When I was still a lad, I read the Robert Heinlein juveniles (The Man Who Sold the Moon is FAAARRR better than the usually-cited best, Have Spacesuit, Will Travel). Wasn't much competition at the time. Today, kidlit is a whole category worth exploring. Sure, you can't go tooooo wrong with the Harry Potter books by J.K. Rowlings, especially the first two. But the gem you should search out is Eoin Colfer, the genius behind the Artemis Fowl series of books. All are uniformly good. The best approaches the initial Harry Potter book in quality. The worst is no worse than the second Potter book. Excellent stuff.

Scratching the Jock Itch

Two authors wrote sports fiction I found entertaining, when I was the youngster described above. I might be a Canuck and have great respect for Scott Young, the author of the seminal A Boy At Leaf's Camp. But the wordwright I consumed back then was Joe Archibald. In particular Old Iron Glove, a book that made spectacles an important plot point. I've had to wear glasses since before I started school. It really hit home.

Later, I discovered the autobiographical writings of Branch Rickey, Casey Stengel and Bill Veeck. As much as I respected the first two, I devoured all of the Veeck books. Veeck as In Wreck and Thirty Tons a Day by Veeck and Ed Linn, should be mandatory reading for EVERY sports executive. Sports as ENTERTAINMENT! What a concept!?!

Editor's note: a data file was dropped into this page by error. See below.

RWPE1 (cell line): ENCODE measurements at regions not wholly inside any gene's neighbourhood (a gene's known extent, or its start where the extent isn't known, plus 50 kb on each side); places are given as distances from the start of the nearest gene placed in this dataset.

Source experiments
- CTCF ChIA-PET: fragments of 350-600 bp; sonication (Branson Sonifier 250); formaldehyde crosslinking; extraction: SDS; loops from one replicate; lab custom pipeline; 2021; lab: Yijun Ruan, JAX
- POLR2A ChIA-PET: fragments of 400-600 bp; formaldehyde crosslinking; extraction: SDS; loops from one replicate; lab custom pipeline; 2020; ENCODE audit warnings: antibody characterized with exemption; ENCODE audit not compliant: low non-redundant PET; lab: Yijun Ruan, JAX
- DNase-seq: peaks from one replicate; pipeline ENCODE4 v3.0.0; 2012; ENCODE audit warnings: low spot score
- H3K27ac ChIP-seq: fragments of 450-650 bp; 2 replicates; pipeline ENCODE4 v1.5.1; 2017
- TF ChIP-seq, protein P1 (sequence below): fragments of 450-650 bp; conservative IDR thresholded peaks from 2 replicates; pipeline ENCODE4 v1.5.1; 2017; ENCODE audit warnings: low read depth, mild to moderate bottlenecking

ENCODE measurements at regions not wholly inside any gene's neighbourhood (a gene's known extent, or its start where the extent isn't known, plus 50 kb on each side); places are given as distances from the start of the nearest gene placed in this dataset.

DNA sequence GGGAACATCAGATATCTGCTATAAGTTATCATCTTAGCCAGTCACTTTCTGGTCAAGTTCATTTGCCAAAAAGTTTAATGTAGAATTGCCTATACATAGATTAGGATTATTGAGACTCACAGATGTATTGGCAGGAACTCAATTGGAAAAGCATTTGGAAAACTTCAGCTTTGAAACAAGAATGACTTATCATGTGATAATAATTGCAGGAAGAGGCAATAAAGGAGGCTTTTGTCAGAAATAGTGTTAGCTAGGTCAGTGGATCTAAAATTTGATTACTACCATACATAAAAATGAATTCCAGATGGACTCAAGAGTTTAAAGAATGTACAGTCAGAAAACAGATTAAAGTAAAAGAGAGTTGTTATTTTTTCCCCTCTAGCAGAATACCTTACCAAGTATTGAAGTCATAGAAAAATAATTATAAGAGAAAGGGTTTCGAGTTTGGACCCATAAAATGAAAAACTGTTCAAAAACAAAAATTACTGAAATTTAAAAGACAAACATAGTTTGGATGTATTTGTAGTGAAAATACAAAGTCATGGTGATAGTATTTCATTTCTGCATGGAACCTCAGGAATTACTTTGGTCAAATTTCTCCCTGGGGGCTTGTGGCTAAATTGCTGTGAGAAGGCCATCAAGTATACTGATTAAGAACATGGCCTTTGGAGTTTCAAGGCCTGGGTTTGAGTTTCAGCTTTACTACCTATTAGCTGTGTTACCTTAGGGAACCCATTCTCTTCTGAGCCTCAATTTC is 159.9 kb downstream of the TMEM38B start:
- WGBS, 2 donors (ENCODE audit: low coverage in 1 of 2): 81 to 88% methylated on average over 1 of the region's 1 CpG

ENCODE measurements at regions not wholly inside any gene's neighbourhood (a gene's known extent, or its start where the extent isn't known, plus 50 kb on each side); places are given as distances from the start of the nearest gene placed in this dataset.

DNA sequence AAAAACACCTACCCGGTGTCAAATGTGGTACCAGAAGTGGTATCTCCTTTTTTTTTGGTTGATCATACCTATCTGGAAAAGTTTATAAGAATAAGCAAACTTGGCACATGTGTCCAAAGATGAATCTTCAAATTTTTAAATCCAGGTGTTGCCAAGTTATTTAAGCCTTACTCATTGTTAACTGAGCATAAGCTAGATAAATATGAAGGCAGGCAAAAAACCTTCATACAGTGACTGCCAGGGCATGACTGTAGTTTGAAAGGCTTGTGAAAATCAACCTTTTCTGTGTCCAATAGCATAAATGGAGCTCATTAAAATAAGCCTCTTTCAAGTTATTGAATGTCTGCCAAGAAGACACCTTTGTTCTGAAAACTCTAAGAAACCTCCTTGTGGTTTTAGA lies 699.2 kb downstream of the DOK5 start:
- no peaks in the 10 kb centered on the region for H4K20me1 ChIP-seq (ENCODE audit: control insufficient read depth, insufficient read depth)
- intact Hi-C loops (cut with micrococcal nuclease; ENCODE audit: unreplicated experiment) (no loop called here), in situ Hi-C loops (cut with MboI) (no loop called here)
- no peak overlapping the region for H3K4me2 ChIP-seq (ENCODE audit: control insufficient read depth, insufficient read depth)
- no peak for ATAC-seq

Sports as humour was an obvious theme of the Stengel bio, as well as books by Ron Luciano and Bob Uecker. But if you want funny, then Loose Balls by Terry Pluto chronicles the zany goings-on in the old American Basketball Association. Great stuff.

The sports book with the most commentary in recent money was Michael Lewis' love-poem for Billy Beane, Moneyball. As a resident of Toronto where Beane disciple J.P. Ricciardi reigns, it is mandatory reading. Turns out, its worth the time spent reveling in Beane's tweaking the nose of baseball's old practices.

And finally, the creme de la creme of sports writing can often be found under Thomas Boswell's name. Why Time Begins on Opening Day is mandatory reading every ten years. In fact, I think it's about time to re-read it again.

Hope some of the preceding steers you towards an enjoying day or three. Comments and suggestions gratefully received.